Working with schools offers many opportunities to reach families that may qualify for the EITC and the CTC. Schools are usually viewed as trustworthy institutions and families pay attention to information children bring home from school. Engaging colleges and universities can help expand the availability of free tax filing assistance.
- Local school districts
- School officials and administrators
- School counselors
- State Department of Education
- Community colleges and technical schools
- High schools
- Parent Teacher Associations
1. Help schools host free tax filing assistance sites.
Schools have the ideal space and resources — such as computers and desks — to serve as Volunteer Income Tax Assistance sites. High schools, community colleges, and universities can help provide this much-needed service in under-served communities.
2. Identify families that are likely to qualify.
Focus on schools with many students eligible for free or reduced-price meals, or Title I schools that serve elementary school students in lower-income communities. Your state Department of Education can identify school districts with these programs. Also reach out to Head Start programs.
3. Enlist school staff to help conduct outreach.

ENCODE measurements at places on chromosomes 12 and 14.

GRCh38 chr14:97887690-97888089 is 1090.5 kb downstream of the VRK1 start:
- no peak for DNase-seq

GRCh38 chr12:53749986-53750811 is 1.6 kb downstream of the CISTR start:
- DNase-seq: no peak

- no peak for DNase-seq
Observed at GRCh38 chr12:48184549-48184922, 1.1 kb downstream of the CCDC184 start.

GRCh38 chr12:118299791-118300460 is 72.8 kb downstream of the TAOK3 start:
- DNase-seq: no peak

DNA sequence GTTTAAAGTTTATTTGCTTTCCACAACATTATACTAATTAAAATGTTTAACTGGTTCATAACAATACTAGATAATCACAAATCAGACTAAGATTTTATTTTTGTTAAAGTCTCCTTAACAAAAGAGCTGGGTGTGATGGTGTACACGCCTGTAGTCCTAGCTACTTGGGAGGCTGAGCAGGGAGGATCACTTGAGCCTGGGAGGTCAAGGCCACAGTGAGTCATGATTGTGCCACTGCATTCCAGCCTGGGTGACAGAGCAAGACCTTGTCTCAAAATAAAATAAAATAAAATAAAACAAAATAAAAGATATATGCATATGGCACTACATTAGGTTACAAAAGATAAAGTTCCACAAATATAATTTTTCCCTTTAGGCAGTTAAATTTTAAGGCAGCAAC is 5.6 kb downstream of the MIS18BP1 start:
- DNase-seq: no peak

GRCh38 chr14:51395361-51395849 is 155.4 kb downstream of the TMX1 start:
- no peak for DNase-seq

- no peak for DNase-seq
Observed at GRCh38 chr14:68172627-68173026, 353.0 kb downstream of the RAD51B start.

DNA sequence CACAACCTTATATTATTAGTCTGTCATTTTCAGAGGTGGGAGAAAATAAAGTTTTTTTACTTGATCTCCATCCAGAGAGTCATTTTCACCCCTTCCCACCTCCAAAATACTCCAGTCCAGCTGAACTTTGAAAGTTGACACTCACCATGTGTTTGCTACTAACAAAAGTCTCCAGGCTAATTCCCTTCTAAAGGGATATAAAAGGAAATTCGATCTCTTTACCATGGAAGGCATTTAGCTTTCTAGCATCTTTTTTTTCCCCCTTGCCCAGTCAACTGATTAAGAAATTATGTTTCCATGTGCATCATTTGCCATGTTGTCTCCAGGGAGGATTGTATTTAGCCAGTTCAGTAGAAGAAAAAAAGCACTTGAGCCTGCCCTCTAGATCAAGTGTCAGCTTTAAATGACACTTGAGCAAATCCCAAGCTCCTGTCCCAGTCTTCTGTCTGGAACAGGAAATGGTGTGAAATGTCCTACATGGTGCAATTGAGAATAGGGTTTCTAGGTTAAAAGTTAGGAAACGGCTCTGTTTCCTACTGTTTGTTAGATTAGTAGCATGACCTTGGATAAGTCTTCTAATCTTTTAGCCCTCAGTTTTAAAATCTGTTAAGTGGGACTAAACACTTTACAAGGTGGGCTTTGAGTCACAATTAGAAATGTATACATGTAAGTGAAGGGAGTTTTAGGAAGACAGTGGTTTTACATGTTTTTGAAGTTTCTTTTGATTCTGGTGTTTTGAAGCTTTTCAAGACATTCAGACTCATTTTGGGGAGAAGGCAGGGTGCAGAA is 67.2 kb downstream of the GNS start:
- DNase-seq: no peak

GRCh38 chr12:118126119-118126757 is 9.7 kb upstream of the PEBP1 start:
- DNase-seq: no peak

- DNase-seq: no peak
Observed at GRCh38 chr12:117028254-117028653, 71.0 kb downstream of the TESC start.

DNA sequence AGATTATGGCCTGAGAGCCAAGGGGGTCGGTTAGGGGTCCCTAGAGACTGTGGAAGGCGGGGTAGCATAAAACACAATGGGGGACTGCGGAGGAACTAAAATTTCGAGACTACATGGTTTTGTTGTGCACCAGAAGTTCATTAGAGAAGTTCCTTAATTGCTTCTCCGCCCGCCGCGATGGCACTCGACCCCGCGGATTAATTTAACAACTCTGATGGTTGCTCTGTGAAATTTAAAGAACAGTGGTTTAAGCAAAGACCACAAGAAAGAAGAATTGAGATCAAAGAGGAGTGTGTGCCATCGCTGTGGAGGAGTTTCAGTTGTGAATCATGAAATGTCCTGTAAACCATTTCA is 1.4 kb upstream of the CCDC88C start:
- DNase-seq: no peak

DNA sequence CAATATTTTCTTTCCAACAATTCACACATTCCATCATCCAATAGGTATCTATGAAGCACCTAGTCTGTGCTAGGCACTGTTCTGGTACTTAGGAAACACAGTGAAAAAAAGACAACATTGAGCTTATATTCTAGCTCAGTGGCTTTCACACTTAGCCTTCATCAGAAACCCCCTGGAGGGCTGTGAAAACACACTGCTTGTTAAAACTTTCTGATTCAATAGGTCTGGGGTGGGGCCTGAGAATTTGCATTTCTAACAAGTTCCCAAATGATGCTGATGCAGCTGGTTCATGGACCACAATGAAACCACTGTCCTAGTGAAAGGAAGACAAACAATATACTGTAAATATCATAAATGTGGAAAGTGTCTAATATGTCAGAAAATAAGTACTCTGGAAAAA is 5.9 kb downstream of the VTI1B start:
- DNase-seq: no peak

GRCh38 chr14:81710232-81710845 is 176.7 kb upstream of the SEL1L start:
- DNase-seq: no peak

School superintendents and principals can distribute tax credit information with materials like school newsletters, report cards, and lunch menus. School counselors often come into contact with families experiencing financial hardship and are well-positioned to promote the credits. Check out this 20 minute video to learn how a school district successfully conducted CTC outreach:
4. Reach out to students in the workforce.
Administrators can provide tax credit information to General Education diploma (GED) classes. Community colleges or technical schools can conduct outreach to students who may be working part-time, training to change jobs, or preparing to enter the workforce. Other students taking non-credit courses, such as personal finance, may also be eligible.
5. Involve students in conducting outreach activities.
Schools can incorporate community service activities into their curriculum. Students can help publicize the EITC and the CTC in their communities and volunteer at VITA sites. Student service groups can organize tax credit outreach projects.
6. Coordinate tax credit outreach with financial aid promotion.
High schools can incorporate FAFSA (Free Application for Federal Student Aid) promotion or help into VITA sites. Community colleges and universities can include information on the American Opportunity Tax Credit while promoting the EITC, the CTC, and VITA.
7. Share information about the 2021 expanded Child Tax Credit and expanded Earned Income Tax Credit.
The 2021 American Rescue Plan included multiple temporary one-year tax credit changes. The 2021 expanded Child Tax Credit is worth up to $3,600 for each child under 6 years old, and $3,000 for each child between 6 and 17 years old. The 2021 expanded EITC is worth up to $1,500 for workers not raising children or up to $6,700 for workers raising children in their home.
People who were eligible for the 2021 expanded Child Tax Credit or the 2021 expanded Earned Income Tax Credit and didn’t claim them can file a 2021 tax return by April 18, 2025. Learn more about filing prior years taxes.